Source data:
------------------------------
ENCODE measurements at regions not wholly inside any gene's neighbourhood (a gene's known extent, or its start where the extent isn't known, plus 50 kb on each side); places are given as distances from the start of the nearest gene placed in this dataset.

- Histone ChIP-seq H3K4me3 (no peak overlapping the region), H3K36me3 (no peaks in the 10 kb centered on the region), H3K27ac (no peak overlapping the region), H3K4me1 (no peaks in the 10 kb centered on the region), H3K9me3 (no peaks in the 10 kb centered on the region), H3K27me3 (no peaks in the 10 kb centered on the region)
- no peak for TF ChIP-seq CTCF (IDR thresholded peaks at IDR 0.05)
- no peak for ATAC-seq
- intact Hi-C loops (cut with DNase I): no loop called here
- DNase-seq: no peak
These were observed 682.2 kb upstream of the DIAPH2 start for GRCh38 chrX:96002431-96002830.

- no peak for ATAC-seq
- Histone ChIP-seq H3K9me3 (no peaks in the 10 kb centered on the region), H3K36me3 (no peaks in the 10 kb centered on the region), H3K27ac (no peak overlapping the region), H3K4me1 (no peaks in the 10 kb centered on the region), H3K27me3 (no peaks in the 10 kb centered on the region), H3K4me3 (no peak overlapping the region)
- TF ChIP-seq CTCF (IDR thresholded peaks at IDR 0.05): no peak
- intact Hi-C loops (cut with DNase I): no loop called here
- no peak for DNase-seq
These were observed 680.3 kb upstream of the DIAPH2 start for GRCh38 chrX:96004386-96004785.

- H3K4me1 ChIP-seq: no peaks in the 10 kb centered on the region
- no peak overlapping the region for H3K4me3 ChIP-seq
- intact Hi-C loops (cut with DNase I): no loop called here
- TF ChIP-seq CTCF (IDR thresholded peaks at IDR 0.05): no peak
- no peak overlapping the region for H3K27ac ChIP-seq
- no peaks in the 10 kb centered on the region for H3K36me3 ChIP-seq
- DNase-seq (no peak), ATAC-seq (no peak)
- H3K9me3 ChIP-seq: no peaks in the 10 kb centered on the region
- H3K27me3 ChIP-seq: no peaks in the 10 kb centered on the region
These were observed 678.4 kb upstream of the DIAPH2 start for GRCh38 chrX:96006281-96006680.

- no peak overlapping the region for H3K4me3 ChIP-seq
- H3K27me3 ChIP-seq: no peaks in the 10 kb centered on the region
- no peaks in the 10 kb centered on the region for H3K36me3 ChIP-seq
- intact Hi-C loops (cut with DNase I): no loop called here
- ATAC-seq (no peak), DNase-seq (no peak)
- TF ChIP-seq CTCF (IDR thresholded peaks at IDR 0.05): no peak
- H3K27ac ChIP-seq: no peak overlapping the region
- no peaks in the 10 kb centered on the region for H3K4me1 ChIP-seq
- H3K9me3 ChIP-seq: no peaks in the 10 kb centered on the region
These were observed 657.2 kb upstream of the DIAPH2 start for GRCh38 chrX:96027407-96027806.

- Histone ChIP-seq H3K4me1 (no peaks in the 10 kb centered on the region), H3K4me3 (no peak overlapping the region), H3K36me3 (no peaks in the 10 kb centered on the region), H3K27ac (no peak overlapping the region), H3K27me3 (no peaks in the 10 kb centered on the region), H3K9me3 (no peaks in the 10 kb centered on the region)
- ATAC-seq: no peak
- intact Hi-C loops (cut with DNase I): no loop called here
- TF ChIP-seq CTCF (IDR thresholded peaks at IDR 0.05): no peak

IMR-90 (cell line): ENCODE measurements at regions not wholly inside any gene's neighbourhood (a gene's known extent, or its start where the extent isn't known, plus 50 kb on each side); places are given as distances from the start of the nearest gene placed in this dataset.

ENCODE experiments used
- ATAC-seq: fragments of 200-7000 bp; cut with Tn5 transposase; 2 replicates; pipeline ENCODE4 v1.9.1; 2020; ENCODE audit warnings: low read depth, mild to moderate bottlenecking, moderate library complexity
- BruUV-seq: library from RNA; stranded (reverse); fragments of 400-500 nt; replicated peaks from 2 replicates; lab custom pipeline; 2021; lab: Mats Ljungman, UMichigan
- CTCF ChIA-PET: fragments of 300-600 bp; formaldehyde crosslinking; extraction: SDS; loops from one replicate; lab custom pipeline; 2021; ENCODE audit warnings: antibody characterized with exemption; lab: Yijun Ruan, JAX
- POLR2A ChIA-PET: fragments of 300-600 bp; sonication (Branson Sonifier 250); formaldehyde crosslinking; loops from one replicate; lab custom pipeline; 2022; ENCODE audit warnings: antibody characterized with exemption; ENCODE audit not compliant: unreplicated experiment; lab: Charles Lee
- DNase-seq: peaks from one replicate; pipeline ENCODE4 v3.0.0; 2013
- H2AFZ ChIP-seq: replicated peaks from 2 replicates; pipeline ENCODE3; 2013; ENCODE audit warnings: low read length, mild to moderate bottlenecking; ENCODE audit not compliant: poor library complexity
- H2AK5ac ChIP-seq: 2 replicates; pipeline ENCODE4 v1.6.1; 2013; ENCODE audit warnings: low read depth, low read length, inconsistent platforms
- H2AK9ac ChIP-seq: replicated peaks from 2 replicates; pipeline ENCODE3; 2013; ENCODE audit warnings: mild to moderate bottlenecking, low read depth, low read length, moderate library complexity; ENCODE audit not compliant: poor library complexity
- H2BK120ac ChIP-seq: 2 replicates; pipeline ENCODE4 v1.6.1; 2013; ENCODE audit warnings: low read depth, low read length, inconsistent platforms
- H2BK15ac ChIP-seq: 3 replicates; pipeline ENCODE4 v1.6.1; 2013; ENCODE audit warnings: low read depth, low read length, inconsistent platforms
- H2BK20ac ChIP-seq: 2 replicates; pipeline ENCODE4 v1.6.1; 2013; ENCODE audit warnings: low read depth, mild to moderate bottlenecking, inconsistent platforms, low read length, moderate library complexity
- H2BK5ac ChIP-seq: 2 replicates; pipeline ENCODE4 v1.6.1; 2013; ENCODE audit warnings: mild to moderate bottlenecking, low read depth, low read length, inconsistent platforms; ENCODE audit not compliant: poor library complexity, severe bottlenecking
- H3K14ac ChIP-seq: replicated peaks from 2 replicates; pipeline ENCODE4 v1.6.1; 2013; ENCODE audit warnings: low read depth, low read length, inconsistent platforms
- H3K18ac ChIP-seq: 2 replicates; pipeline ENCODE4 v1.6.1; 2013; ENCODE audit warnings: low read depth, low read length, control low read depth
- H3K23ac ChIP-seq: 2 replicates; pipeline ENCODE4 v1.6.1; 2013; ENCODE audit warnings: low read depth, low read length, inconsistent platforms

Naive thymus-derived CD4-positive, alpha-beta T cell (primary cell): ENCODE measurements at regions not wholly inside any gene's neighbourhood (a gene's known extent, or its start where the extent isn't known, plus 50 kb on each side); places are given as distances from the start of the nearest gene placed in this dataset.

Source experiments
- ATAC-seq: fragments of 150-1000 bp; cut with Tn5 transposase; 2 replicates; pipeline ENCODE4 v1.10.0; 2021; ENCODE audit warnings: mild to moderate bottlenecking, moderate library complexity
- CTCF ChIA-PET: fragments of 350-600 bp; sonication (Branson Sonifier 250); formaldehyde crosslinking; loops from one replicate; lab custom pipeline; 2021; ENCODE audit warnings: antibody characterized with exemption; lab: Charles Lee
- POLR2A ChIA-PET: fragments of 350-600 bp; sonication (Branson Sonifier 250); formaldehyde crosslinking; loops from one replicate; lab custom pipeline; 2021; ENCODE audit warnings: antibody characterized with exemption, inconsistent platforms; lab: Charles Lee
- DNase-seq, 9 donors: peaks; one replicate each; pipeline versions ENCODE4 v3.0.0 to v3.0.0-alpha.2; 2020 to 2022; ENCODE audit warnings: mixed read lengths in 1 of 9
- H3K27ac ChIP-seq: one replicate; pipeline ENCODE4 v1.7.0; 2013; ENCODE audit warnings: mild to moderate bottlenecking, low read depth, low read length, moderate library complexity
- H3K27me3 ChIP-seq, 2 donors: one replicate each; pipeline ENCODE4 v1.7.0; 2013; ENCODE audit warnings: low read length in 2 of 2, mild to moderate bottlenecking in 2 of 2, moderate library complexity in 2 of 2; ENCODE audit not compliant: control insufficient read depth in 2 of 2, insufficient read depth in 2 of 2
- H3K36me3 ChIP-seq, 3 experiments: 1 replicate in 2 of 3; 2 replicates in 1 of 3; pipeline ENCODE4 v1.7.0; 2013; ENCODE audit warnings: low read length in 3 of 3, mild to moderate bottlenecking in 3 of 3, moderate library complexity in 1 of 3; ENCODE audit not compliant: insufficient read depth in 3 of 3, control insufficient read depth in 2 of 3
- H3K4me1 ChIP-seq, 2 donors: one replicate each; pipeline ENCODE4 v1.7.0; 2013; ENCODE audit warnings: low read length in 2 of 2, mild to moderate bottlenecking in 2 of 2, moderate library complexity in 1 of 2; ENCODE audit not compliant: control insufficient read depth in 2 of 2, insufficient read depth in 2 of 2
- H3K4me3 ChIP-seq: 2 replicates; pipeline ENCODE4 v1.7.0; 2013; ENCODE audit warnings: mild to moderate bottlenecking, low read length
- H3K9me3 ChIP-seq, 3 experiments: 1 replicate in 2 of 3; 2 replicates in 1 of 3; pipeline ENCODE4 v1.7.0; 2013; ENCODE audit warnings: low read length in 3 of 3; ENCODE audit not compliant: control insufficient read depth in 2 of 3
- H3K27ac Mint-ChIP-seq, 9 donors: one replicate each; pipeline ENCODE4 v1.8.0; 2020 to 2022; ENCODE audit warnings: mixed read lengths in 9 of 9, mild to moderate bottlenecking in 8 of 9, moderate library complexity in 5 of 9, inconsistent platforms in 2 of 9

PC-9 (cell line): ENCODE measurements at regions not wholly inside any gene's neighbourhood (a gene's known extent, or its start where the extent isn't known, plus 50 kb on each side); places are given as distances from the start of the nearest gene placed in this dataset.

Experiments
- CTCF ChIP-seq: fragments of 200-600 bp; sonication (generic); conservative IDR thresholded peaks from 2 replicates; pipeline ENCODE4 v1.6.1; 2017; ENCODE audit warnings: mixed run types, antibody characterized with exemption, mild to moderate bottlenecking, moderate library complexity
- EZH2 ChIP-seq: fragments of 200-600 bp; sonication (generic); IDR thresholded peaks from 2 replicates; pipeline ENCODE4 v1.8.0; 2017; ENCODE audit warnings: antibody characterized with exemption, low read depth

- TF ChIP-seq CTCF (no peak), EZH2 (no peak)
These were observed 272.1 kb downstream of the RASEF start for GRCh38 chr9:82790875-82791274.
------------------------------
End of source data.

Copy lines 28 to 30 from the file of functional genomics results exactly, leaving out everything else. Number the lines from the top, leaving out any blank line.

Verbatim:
- ATAC-seq (no peak), DNase-seq (no peak)
- TF ChIP-seq CTCF (IDR thresholded peaks at IDR 0.05): no peak
- H3K27ac ChIP-seq: no peak overlapping the region